Welcome to KB’s Old School (and New School) Reviews. I’ve been reviewing wrestling shows for over twelve years now and have reviewed over 6,000 shows. Every Monday, Wednesday and Friday, I’ll be posting a new review here on Wrestlingrumors.net. It could be anything from modern WWE to old school to indies to anything in between. Note that I rate using letters instead of stars and I don’t rate matches under three minutes as really, how good or bad can something that short be?
Summer Bash 2016
Date: June 24, 2016
Location: Evolution Sports Gym, Elizabethtown, Tennessee
Commentators: Matt Rhodes, Mike Cooper, Heath Snead
This is from NWA Smoky Mountain as I continue a trek through some random independent companies (or as independent as the NWA is). As usual, I have no idea what to expect from this show but it’s the NWA in Tennessee so you can imagine the fans are going to be pretty into the show. Let’s get to it.
Keep in mind that I have no idea what is going on here from a storyline or character perspective so please bear with me.
There is no intro video and we’re going straight to the first match.
White Trash Millionaires vs. Air America vs. Hardliners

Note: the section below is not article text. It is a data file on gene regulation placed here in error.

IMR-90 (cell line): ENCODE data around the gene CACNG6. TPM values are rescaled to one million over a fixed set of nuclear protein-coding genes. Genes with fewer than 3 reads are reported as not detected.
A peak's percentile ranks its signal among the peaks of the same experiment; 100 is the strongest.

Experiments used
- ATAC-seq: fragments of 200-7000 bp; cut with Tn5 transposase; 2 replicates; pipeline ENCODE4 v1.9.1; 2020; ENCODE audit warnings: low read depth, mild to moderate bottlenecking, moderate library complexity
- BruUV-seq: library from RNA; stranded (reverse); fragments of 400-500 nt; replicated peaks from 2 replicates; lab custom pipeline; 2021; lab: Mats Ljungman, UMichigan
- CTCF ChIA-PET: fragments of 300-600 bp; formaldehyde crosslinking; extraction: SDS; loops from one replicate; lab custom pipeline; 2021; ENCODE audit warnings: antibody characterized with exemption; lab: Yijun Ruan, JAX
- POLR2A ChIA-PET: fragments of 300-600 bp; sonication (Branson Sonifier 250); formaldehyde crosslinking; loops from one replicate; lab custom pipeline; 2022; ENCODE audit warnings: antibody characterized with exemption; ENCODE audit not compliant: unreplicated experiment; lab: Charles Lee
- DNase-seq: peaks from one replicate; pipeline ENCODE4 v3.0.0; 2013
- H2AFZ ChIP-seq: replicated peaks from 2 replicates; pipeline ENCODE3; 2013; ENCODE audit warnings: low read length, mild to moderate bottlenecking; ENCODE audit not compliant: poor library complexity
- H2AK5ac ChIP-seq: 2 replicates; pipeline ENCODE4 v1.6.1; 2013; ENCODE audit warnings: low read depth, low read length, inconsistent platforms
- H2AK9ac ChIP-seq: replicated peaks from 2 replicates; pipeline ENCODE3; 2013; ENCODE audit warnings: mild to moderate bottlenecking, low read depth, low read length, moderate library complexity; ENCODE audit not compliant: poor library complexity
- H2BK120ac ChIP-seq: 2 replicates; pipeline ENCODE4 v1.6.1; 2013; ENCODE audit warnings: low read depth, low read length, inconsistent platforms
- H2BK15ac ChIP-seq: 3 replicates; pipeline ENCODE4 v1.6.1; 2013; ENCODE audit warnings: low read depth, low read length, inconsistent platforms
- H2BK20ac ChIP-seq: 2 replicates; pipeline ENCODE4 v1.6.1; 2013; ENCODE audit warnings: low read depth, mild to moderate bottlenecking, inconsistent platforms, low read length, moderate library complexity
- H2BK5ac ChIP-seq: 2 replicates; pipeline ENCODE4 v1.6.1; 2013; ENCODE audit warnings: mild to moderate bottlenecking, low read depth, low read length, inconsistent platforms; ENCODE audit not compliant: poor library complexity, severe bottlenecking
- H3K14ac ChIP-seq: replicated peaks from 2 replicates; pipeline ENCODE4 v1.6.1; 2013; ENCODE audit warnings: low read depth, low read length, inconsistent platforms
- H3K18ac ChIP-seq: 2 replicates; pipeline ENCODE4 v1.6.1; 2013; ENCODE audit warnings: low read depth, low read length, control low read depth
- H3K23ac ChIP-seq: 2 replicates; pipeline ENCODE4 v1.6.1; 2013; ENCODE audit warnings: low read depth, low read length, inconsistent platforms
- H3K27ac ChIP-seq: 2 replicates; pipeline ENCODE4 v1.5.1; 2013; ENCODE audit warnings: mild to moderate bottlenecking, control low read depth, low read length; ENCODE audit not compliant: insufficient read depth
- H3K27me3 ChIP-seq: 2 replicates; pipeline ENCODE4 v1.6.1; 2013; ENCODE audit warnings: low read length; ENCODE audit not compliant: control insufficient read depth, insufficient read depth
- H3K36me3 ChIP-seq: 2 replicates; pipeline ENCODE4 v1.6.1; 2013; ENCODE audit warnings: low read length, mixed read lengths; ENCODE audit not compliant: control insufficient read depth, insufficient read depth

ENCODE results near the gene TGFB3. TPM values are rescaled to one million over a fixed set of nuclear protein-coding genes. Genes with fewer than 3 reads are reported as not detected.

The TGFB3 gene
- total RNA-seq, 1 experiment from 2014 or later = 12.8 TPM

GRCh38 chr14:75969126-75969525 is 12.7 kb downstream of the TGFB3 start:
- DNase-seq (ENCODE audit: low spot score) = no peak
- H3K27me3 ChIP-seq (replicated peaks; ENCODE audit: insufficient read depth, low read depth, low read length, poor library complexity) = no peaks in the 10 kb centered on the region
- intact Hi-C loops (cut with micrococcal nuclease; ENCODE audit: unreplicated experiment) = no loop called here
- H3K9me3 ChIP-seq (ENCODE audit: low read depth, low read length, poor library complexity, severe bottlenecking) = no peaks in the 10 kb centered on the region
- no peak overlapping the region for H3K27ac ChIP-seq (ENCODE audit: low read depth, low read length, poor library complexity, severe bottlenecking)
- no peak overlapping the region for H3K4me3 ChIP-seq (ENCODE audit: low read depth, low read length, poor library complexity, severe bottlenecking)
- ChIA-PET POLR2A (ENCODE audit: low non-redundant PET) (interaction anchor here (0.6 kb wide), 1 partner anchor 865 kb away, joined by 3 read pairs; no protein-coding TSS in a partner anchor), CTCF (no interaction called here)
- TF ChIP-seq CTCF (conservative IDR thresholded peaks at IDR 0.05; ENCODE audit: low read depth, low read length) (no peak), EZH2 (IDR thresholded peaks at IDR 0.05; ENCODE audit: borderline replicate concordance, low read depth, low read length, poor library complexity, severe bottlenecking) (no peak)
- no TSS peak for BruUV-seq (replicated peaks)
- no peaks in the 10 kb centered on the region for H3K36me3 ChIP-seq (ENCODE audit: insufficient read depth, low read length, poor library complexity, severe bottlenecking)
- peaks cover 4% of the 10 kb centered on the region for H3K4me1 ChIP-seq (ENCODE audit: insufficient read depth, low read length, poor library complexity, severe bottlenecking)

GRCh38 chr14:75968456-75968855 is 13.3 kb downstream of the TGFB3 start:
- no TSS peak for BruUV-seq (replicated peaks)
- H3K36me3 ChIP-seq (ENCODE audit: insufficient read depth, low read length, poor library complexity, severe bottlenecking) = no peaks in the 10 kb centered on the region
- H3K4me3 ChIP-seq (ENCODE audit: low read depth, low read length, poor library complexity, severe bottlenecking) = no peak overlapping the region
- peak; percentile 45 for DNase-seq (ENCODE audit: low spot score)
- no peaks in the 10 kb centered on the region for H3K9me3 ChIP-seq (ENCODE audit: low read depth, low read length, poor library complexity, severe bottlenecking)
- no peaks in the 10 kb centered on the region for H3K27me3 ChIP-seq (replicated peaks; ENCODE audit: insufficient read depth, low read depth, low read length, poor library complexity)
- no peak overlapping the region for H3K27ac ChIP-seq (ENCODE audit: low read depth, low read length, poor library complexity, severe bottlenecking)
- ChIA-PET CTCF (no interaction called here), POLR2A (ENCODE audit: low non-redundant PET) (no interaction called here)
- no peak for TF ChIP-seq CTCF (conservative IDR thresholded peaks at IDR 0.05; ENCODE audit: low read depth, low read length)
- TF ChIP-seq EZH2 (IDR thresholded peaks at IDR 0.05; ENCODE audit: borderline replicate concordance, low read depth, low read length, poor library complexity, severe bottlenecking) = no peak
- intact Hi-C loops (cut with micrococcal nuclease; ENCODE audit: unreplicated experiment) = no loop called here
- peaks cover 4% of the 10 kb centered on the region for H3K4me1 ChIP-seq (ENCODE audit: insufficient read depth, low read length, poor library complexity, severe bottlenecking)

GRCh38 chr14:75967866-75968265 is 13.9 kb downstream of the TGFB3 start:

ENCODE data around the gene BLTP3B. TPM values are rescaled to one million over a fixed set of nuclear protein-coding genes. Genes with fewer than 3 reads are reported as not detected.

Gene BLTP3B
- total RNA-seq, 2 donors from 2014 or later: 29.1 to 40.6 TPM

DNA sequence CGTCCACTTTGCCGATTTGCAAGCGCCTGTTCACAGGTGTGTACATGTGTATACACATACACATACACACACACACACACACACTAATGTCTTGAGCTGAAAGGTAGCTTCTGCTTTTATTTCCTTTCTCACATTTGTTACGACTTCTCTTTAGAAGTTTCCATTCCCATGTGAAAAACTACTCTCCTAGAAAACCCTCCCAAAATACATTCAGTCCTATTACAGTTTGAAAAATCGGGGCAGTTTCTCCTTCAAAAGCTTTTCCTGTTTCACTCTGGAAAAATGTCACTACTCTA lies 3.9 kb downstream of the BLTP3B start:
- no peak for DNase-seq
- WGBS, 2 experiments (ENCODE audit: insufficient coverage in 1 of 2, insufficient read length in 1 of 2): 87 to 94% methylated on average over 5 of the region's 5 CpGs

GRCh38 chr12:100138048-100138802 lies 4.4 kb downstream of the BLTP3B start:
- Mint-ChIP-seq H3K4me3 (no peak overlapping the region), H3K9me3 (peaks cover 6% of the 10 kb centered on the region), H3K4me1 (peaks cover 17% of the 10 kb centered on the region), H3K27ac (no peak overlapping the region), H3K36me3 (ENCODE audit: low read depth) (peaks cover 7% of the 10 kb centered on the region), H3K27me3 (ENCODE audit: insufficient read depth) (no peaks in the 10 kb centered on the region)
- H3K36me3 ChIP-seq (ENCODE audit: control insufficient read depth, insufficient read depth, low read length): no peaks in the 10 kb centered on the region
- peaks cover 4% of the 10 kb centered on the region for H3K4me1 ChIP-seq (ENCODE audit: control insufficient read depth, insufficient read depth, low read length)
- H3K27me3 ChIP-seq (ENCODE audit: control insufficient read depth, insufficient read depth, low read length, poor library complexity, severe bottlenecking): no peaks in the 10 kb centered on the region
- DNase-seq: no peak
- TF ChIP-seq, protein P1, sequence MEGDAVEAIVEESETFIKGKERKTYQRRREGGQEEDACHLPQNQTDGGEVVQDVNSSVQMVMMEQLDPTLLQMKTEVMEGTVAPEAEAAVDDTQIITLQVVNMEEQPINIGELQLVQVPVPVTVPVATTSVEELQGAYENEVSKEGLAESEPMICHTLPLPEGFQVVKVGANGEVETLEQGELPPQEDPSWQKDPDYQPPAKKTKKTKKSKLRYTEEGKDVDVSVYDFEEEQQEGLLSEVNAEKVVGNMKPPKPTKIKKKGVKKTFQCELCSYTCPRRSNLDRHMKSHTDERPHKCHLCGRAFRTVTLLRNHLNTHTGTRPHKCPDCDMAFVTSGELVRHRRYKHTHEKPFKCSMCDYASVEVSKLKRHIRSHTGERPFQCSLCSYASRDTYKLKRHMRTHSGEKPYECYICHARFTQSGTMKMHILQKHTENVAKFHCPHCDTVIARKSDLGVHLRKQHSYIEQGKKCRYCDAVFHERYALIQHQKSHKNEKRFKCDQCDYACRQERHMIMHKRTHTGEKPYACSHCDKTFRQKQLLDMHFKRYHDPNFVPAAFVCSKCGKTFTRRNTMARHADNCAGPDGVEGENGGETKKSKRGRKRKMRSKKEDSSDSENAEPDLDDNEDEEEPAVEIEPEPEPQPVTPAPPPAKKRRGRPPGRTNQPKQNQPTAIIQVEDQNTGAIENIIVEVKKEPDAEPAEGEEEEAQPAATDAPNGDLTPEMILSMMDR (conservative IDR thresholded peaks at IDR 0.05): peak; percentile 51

That would be Corey Smith/Lenny Stratton (with Taylor Hennig (I think?)) vs. Gavin Daring/Skylar Kruze vs. Bryan Montgomery/Jeff Connelly (with Travis Stikes). I think you can get the idea of the debuting Millionaires and Air America seem to be hometown high fliers. Kruze spins out of a wristlock and cranks on Stratton’s wrist before handing it off to Daring for more of the same.
Back up and Stratton hits a shoulder, only to get armdragged into the corner. Smith, in overalls, comes in to power Daring into the corner for a right hand to the face. It’s back to Kruze for a double drop toehold and a front facelock but Smith is back up without much effort. Stratton comes in and gets to face Montgomery, the latter of whom starts with a Rick Rude hip swivel. A rather high hiptoss puts Montgomery down and a kick to the head puts him on the floor.
Kruze jumps to the apron and kicks the Millionaires down (Cooper: “They’re worth about $1.50 right now!”) before Stratton gets back in. Smith’s knee from the apron cuts Kruze down and there’s the gorilla press toss face first onto the turnbuckle. Stratton comes back in with a slingshot spear for two but Montgomery tags himself in to plant Darling for two. A Russian legsweep/dropkick combination gets two so Connelly grabs an STF.
Montgomery comes back in to cut off a comeback bit and something like a Russian legsweep cuts Darling off again. Darling finally comes back with a Sling Blade and the hot tag brings in Kruze to clean house. A springboard bulldog hits Montgomery but Connelly isn’t even going to let him get one. Everything breaks down with the parade of finishers, including a fireman’s carry slam, which is called a version of the Go To Sleep by commentators who aren’t as good as they think they are.